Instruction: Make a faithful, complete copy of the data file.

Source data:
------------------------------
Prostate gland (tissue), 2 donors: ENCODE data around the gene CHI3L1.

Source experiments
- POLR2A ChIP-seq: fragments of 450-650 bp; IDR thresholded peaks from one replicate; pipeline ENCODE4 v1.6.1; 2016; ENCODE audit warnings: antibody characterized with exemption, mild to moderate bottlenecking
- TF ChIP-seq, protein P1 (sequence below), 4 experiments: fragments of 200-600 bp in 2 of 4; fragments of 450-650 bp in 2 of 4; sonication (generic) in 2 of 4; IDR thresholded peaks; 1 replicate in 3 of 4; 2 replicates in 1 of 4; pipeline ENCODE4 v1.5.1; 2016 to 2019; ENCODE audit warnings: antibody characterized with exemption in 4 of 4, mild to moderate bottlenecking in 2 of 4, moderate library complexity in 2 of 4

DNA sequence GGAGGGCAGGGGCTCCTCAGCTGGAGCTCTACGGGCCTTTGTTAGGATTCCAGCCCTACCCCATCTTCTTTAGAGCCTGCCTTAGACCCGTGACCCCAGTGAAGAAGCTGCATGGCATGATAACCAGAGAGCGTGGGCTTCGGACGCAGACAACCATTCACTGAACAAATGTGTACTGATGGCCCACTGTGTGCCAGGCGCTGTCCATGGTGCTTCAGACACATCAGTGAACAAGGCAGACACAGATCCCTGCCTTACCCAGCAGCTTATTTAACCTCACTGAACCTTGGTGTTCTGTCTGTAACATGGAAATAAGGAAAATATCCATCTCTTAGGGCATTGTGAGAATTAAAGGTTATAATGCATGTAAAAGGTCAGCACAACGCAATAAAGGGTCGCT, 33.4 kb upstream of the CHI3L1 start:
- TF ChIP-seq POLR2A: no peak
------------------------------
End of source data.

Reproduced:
Prostate gland (tissue), 2 donors: ENCODE data around the gene CHI3L1.

Source experiments
- POLR2A ChIP-seq: fragments of 450-650 bp; IDR thresholded peaks from one replicate; pipeline ENCODE4 v1.6.1; 2016; ENCODE audit warnings: antibody characterized with exemption, mild to moderate bottlenecking
- TF ChIP-seq, protein P1 (sequence below), 4 experiments: fragments of 200-600 bp in 2 of 4; fragments of 450-650 bp in 2 of 4; sonication (generic) in 2 of 4; IDR thresholded peaks; 1 replicate in 3 of 4; 2 replicates in 1 of 4; pipeline ENCODE4 v1.5.1; 2016 to 2019; ENCODE audit warnings: antibody characterized with exemption in 4 of 4, mild to moderate bottlenecking in 2 of 4, moderate library complexity in 2 of 4

DNA sequence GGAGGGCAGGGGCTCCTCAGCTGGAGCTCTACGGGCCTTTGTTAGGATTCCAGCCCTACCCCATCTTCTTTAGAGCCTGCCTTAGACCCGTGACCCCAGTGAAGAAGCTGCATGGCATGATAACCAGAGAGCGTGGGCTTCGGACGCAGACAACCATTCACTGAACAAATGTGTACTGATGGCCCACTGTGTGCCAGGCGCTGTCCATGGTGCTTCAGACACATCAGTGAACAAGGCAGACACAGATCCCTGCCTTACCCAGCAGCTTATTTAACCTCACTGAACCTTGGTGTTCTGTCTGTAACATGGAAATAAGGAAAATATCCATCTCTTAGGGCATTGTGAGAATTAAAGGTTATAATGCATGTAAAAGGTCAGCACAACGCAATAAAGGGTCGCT, 33.4 kb upstream of the CHI3L1 start:
- TF ChIP-seq POLR2A: no peak